In this week’s Budget announcement, the Ontario government confirmed that work continues on its pension reform initiatives. While a number of the government’s announcements focus on the administration, investment and funding of single and multi-employer pension plans, the government also reiterated its desire to make changes at the “macro” level through support of modest phased in CPP enhancements and its ongoing investigation of new forms of retirement vehicles to improve workforce coverage in a cost effective manner.
Pension Legislation Reform
The government confirmed its commitment to certain previously announced amendments to the Ontario Pension Benefits Act (PBA) and the related regulations, such as providing a solvency funding exemption for certain jointly sponsored pension plans, updating Ontario’s pension investment rules to reflect recent and future federal changes, and implementing new rules regarding pension division on marriage breakdown. The Budget also announced further reforms, including:
- requiring plans to file Statements of Investment Policies and Procedures (SIP&Ps) with the regulator and to disclose whether or not their SIP&Ps address environmental, social or governance factors;
- exploring options for dealing with the benefits of unlocated members of partially and fully wound up plans; and
- reviewing the funding requirements for multi-employer pension plans with members outside Ontario.
Together with support for modest CPP expansion, the Budget expands on the government’s interest in making new, innovative retirement vehicles available to Ontarians, including:
- taking steps to facilitate single-employer target benefit plans (i.e., changes to the Income Tax Act are needed); and
- working with the federal and provincial jurisdictions regarding the implementation of pooled registered pension plans (PRPPs) as a simple, low cost option to expand pension coverage directed at smaller employers and self employed individuals (the federal government announced a proposed framework for PRPPs last December).
Shortly after announcing the Budget, the government introduced Bill 173, Better Tomorrow for Ontario Act (Budget Measures), 2011. Other than the inclusion of the Nortel retiree portability amendment referred to in the Budget papers, the Bill does not address the issues raised in the Budget (as discussed above), but rather makes amendments to the PBA in relation to previously announced reforms largely described in the explanatory notes as “technical”. Bill 173 includes the following PBA amendments:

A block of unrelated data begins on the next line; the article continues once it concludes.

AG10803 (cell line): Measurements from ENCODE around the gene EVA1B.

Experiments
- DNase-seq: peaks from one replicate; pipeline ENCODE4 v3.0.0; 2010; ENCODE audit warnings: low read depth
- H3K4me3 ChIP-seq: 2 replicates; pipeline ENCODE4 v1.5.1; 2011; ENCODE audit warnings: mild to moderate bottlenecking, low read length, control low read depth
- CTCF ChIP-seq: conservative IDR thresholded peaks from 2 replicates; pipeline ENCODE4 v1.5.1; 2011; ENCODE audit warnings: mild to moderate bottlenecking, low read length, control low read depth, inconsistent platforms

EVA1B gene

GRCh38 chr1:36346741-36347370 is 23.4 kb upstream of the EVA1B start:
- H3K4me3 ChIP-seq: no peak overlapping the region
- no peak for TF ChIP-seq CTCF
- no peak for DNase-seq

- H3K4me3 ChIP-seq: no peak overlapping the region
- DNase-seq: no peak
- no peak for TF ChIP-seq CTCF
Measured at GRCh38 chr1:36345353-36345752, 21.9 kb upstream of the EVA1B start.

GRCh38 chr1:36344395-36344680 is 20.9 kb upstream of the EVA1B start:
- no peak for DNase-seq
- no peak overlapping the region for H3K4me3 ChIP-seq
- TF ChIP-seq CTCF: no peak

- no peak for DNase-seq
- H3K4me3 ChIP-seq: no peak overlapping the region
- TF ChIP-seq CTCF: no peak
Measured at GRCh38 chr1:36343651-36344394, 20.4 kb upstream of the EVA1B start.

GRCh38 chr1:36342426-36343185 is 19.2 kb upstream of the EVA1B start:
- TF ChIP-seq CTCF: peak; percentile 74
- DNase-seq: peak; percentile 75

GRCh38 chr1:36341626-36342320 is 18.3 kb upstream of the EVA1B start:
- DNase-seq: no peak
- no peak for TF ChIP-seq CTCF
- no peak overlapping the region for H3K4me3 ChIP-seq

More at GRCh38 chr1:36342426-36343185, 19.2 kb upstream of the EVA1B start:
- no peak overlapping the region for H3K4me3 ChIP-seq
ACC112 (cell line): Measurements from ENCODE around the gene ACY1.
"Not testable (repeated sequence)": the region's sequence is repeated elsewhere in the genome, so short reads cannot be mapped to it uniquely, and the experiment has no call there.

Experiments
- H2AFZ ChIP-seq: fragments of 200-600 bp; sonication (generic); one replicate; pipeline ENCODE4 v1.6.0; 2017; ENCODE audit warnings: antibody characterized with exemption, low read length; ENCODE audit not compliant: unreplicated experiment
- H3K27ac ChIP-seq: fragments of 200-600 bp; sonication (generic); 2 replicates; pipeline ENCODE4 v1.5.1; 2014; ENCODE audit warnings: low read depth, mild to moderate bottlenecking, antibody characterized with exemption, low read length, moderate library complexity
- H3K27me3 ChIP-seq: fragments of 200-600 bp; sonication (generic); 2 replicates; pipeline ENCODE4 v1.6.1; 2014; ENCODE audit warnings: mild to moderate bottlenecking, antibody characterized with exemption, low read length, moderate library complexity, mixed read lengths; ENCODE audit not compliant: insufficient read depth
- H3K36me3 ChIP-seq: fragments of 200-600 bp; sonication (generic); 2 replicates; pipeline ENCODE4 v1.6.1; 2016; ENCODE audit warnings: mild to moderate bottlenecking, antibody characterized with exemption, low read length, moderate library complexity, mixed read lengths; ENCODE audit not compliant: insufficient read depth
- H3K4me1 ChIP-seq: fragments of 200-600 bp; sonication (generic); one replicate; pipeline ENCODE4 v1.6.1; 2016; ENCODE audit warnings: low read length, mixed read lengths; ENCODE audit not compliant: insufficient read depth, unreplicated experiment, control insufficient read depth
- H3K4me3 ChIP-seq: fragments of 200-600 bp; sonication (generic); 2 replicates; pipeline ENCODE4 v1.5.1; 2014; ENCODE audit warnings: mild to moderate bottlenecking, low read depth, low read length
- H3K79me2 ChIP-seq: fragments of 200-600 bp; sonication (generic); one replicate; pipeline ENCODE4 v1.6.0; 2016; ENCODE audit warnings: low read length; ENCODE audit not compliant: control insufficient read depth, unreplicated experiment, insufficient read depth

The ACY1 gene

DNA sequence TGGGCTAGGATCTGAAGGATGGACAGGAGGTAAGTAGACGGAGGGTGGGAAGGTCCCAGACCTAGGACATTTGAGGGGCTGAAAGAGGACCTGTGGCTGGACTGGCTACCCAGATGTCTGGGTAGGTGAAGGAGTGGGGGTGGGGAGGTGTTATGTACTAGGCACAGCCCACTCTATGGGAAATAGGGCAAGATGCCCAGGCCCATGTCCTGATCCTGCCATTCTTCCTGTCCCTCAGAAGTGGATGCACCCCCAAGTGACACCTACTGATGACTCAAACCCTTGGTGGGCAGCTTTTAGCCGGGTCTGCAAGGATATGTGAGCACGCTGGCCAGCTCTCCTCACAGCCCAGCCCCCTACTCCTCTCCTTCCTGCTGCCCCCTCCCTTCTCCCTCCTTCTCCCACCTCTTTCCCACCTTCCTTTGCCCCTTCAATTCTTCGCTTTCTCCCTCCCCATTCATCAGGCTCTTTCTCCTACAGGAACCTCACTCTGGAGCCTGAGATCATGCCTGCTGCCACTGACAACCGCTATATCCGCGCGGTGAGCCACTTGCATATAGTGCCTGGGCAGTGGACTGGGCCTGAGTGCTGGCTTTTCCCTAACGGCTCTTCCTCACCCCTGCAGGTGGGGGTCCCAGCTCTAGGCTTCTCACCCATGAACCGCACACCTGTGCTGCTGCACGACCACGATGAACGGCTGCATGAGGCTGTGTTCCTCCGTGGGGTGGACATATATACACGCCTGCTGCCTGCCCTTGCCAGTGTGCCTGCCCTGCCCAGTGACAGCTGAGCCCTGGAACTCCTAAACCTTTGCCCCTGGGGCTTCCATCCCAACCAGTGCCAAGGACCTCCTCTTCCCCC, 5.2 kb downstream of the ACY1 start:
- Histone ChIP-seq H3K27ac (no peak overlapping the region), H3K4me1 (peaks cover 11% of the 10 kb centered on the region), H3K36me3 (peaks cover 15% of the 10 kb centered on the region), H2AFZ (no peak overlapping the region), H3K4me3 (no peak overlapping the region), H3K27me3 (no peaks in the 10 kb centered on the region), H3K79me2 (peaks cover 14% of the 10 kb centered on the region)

- to s. 42(1)(c), allowing terminating members to direct the plan administrator to purchase a life annuity only if the plan so provides;
- to s. 68, authorizing the Superintendent to require administrators to provide specified additional information and documents to specified individuals on plan wind up;
- to s. 115(7), extending the effective date to June 30, 2012 for the repeal of the PBA authorization for retroactive DB funding regulations;
- to s. 74 automatic grow-in provisions (triggered by “activating events”), scheduled to come into force on July 1, 2012, permitting additional “activating events” to be prescribed by regulation; and
- to revised and unproclaimed s. 80 governing sale of business pension asset transfers, requiring all affected members, former members and retirees to consent to the transfer if the sale agreement provides for any member consent.
Perhaps most interesting of these changes is the amendment to the s. 74 grow-in rules. Does this signal the government’s intention to further expand the impact of automatic grow-in benefits?
While the government seems keen to continue its reform agenda, it will be interesting to see how much more pension reform will be completed with a provincial election looming.